Yeltsin is seen as standing in the way


AGAINST the advice of Russian liberals, not to mention his wife, Naina, Boris Yeltsin has thrown his hat into the ring as a candidate in Junes presidential election.

Launching his campaign in his home city of Yekaterinburg last Thursday, the 65 year old and not entirely healthy Kremlin leader said some people had urged him to retire with dignity, but this would be irresponsible as he must see his task of reforming Russia through to the end. He also promised to end the damaging war in Chechnya within four months.

His announcement that he was running, made in an alarmingly hoarse voice which he put down to the fact that he had been talking to the crowds in 20 degrees of frost, was met with concern by western leaning democrats and satisfaction by the resurgent Communist Party.

Yelena Bonner, widow of the late human rights campaigner, Andrei Sakharov, said Mr Yeltsin had blocked the way for younger democrats who might have stood a chance of beating off the communist challenge. Gennady Zyuganov, nominated by the Communist Party as its candidate on the very same day that the Kremlin leader declared his intentions, said he regarded Mr Yeltsin as a "weak rival". Opinion polls show the incumbent President is the under dog of the campaign.

Certainly, at first glance, the way now seems open for the communists to regain power in Russia after nearly five years in the wilderness following the failed hardline coup of August 1991 and the subsequent collapse of the Soviet Union.

While the liberals have squabbled, refusing to support Mr Yeltsin because of the war in Chechnya, yet failing to find an alternative candidate acceptable to all, the communists have shown remarkable political discipline. At the special conference which nominated Mr Zyuganov, other left wing figures sacrificed their own ambitions to give him the best chance at the polls in exchange for promises of high office in a future collective leadership.

Mr Zyuganov (51), a balding social scientist from the farming region of Oryol, is now regarded as the election front runner. He has wooed pensioners and millions of workers in the crisis hit state sector by protesting at the social cost of market reform. Mr Yeltsin's promise to find money for unpaid wages to miners, teachers and others represented a last minute conversion to humane politics which would convince nobody, he said last week.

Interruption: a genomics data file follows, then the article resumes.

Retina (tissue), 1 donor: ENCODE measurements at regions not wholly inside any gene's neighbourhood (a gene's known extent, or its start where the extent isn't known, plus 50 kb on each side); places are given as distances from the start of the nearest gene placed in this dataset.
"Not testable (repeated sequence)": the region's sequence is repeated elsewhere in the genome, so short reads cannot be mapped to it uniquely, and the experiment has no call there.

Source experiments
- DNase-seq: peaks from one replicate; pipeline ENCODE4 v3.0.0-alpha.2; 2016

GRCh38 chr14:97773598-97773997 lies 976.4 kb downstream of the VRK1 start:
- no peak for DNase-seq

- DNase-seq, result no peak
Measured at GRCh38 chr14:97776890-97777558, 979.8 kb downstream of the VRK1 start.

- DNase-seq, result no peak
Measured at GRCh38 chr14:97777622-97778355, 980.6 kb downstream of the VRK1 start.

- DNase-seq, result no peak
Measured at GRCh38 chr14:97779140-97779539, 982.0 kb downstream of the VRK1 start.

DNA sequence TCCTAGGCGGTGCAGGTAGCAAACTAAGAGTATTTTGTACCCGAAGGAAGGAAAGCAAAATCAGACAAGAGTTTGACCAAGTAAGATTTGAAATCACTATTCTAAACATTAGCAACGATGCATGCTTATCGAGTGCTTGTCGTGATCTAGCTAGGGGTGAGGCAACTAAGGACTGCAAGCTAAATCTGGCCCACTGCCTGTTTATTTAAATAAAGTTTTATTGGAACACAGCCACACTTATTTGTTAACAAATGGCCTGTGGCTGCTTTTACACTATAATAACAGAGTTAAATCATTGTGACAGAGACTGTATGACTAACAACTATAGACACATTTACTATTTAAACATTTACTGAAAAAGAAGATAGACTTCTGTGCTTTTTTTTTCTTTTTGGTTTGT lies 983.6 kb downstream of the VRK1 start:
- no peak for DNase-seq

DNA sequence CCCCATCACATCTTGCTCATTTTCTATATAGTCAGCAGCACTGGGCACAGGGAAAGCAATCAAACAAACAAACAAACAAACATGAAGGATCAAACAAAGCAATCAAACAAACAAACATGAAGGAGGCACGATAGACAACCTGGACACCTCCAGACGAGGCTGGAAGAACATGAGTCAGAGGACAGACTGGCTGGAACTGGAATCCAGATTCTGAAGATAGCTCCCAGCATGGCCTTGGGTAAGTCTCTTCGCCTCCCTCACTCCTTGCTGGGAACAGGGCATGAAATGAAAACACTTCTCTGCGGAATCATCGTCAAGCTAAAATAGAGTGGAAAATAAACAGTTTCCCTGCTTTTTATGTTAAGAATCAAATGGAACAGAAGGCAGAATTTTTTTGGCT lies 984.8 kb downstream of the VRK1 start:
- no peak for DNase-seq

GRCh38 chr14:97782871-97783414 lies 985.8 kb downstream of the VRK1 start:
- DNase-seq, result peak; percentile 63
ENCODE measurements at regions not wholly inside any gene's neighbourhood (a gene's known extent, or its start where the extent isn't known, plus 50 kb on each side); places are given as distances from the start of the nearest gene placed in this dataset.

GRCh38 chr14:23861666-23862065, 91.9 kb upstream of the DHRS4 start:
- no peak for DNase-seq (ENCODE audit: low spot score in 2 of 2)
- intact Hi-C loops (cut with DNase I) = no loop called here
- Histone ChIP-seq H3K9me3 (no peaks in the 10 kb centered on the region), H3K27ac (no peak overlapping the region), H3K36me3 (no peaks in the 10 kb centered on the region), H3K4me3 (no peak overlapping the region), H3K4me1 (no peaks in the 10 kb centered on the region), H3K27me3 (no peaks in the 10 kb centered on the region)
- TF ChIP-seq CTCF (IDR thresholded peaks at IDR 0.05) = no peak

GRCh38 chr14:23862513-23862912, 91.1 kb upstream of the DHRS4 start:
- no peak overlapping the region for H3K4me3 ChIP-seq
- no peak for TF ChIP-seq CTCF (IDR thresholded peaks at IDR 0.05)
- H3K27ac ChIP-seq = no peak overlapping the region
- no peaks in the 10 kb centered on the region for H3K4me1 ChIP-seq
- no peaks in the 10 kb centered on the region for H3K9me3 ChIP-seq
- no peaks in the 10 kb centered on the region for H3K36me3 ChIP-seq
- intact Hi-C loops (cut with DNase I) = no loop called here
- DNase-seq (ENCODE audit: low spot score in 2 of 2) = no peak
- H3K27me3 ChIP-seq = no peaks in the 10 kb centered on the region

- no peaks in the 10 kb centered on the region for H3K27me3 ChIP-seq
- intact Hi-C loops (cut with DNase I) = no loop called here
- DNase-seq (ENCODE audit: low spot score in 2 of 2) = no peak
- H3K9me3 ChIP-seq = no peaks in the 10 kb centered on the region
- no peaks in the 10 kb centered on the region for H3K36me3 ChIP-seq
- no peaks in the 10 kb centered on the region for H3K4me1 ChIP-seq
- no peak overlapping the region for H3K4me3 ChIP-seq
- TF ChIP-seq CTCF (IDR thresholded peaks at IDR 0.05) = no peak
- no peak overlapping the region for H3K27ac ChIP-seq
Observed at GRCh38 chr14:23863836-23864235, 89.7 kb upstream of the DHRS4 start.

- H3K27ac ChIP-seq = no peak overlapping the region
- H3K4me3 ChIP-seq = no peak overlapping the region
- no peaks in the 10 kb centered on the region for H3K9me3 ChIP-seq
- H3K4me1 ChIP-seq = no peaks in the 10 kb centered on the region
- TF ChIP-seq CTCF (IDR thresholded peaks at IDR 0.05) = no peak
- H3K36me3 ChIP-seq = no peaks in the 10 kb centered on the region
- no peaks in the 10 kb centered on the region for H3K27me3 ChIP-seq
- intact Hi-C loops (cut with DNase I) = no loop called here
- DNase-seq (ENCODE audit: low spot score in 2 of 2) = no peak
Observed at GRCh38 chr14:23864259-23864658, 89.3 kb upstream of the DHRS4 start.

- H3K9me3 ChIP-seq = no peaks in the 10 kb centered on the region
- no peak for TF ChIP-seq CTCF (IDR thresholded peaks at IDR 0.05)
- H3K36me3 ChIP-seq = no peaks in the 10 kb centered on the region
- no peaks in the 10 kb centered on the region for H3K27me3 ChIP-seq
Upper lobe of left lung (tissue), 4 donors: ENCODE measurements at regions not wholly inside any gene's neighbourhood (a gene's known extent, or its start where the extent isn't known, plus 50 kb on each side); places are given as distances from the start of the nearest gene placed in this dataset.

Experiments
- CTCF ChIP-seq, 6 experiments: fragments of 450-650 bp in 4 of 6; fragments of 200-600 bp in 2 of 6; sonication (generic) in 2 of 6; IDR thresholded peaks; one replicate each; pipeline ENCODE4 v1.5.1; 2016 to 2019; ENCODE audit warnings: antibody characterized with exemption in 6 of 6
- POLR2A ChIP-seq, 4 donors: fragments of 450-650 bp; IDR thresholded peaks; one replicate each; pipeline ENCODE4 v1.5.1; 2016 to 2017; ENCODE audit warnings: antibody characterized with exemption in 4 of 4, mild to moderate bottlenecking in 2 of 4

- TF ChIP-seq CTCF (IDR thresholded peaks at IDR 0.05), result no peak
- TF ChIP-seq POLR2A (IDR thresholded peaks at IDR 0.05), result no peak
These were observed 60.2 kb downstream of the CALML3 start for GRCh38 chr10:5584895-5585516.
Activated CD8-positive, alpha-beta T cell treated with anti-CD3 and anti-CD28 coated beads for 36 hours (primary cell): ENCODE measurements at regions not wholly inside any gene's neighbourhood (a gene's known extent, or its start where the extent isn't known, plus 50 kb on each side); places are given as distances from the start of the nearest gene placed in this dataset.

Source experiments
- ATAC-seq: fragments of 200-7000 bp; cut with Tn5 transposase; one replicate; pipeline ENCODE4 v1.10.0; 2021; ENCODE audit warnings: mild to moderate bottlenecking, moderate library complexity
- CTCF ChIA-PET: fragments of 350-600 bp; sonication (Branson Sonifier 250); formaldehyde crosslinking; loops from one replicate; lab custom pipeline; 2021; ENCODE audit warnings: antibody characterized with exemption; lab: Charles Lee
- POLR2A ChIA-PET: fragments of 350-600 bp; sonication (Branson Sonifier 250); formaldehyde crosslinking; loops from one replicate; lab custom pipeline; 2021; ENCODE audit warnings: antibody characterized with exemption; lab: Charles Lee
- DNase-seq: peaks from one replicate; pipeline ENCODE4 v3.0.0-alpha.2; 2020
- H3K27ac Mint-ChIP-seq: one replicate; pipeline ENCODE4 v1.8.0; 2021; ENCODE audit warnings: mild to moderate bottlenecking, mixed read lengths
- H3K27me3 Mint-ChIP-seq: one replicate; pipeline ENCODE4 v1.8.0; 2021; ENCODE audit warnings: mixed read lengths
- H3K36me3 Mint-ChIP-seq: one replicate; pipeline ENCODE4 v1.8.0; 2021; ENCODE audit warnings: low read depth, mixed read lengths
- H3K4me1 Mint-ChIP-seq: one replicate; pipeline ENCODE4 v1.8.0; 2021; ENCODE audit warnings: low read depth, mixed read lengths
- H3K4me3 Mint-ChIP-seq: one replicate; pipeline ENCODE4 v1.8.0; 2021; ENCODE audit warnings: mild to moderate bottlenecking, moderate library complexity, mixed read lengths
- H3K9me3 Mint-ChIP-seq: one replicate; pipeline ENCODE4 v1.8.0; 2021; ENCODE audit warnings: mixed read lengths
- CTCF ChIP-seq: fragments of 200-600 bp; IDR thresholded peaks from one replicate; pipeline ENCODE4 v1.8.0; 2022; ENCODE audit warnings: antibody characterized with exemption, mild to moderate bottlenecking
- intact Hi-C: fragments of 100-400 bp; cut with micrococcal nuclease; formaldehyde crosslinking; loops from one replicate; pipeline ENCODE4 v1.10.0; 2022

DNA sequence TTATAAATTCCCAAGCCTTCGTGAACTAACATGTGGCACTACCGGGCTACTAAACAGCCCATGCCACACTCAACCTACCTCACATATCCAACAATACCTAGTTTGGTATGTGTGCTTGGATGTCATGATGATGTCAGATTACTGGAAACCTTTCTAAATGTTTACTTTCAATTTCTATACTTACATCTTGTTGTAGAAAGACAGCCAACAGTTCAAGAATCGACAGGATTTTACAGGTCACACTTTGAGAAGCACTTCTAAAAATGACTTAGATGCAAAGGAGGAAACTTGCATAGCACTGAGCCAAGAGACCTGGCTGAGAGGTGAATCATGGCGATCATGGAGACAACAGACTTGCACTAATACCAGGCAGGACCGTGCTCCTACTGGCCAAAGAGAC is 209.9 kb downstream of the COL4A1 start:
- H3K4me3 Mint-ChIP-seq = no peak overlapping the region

Yet with four whole months to go to the election, the outcome cannot be considered a foregone conclusion. The communists may yet falter while Mr Yeltsin may find the flexibility to learn from and correct "his mistakes.

The communists may look united, but sheltering under their umbrella are a range of politicians from Stalinists to Scandinavian style Social Democrats. Observers have already noted how Mr Zyuganov shows a moderate face when he meets western business leaders but is much more orthodox when addressing domestic audiences. The election campaign will give other politicians the chance to probe these contradictions.

Mr Zyuganov may regard Mr Yeltsin as a pushover. But he does fear non communist nationalists, in particular the charismatic Vladimir Zhirinovsky, whose party came a close second behind the communists in December's parliamentary elections.

THE outrageous Zhirinovsky, already well known to the world for his threats to nuke those who oppose Russian neo imperialism, launched his campaign for the presidency on February 11th by confirming his civil marriage vows to his wife of 25 years in an Orthodox church ceremony. The fascist playboy, who has been repeatedly photographed in the company of scantily clad models, now has a new slogan, "Purity, order, security and prosperity".

Mr Yeltsin must hope that Mr Zyuganov and Mr Zhirinovsky split the protest vote against the present reforming administration. He must also hope that liberals now fall in behind him instead of arguing further. The Prime Minister, Viktor Chernomyrdin, whom the west would have regarded as a dream candidate, has already said he will support his president. But the leader of the Yabloko grouping, the economist, Gregori Yavlinsky, still intends to run a campaign of his own.

The single biggest problem which Mr Yeltsin must solve to stand a chance in the election is the question of Chechnya. Earlier this month, the liberal governor of Nizhny Novgorod, Boris Nemtsov, gathered one million signatures against the war in his city alone, giving the Kremlin leader a clear idea of public feeling on the matter.

Mr Yeltsin has vowed to untie the Chechen knot before the election, but he is still grappling with one little question: how?